In the previous experiment, the decoy transfection performed on the HUM-Sc group was the most effective. Therefore, the same protocol used on the HUM-Sc group in the first experiment was used for our investigation of the downstream effects of NF-κB suppression on the expression of inflammatory cytokines in murine periodontal tissues. For this subsequent experiment, 8-week-old male C57BL/6J mice (n=18, CLEA Japan) were randomly divided into the following three groups: a control group, the scrambled decoy experimental group (HUM-Sc) and the NF-κB decoy experimental group (HUM-NF; n=6 for each group). The NF-κB decoy ODN and the scrambled decoy ODN were transfected into the HUM-NF and HUM-Sc groups, respectively, using the same ultrasound-microbubble technique described for the HUM-Sc group in the experiment outlined above. The phosphorothioate NF-κB decoy ODN sequences utilized were as follows: 5′-CCTTGAAGGGATTTCCCTCC-3′ and 3′-GGAGGGAAATCCCTTCAAGG-5′.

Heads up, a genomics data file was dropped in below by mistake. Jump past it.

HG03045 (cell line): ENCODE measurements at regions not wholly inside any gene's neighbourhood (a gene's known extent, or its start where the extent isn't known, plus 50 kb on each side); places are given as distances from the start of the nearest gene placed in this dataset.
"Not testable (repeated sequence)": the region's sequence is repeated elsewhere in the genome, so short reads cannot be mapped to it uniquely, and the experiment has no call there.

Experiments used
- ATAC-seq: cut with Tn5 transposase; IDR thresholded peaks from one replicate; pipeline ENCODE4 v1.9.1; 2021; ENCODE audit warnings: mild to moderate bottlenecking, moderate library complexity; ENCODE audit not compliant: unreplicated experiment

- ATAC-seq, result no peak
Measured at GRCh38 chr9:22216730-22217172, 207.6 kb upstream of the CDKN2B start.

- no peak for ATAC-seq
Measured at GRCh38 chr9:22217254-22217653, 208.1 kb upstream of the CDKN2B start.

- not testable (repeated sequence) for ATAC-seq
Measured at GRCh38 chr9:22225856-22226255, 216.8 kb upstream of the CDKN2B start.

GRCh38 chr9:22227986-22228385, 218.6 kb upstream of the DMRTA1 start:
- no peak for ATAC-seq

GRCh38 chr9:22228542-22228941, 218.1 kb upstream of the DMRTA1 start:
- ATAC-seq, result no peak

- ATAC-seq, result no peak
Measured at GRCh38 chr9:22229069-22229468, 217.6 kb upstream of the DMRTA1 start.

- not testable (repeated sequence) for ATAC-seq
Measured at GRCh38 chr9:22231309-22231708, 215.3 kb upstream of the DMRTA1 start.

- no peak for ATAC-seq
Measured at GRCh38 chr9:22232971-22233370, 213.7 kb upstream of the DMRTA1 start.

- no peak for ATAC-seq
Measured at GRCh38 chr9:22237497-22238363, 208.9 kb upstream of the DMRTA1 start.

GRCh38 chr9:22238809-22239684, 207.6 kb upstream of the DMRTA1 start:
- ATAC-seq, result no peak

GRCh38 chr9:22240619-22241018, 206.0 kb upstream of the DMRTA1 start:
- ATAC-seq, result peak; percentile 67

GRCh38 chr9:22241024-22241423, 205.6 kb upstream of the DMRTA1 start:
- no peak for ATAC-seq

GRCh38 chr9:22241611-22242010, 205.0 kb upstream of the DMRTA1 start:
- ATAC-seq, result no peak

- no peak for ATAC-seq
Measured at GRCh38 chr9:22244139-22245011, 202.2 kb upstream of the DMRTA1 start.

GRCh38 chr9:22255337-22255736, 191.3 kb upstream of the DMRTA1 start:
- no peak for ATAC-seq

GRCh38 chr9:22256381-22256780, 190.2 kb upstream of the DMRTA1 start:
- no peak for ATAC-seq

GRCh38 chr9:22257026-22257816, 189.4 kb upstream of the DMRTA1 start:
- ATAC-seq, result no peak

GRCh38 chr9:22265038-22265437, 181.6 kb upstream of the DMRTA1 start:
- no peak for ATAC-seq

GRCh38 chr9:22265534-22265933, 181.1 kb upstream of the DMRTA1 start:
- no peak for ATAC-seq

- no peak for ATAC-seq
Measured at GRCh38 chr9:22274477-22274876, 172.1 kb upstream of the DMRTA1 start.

Western blot analysis

Western blot analysis was utilized to evaluate the expression of IL-1β, IL-6 and ICAM-1 in mouse gingival tissues. Briefly, palatal gingival tissues were collected (2.0 mm × 2.5 mm) from mice in all the three groups 2 h after transfection. Total protein was then extracted from each tissue using RIPA buffer (Thermo Fisher Scientific, Waltham, MA, USA) and soluble proteins were resolved via 10% sodium dodecyl sulfate-polyacrylamide gel electrophoresis and transferred to a polyvinylidene fluoride membrane (Immobilon-P, Millipore, Darmstadt, Germany). The blots were subsequently probed with a primary antibody for IL-6 (1:1 000; Novus Biologicals, Littleton, CO, USA), IL-1β (1:1 000; Santa Cruz Biotechnology, Dallas, TX, USA) or ICAM-1 (1:1 000; Proteintech, Chicago, IL, USA). Equal protein loading was confirmed by probing for β-actin(1:2 000; Santa Cruz Biotechnology). For chemiluminescence detection, we used a peroxidase-conjugated anti-rabbit IgG secondary antibody (1:10 000; Santa Cruz Biotechnology). The band intensities were measured using a ChemiDoc image analysis system (Fuji Film, Tokyo, Japan).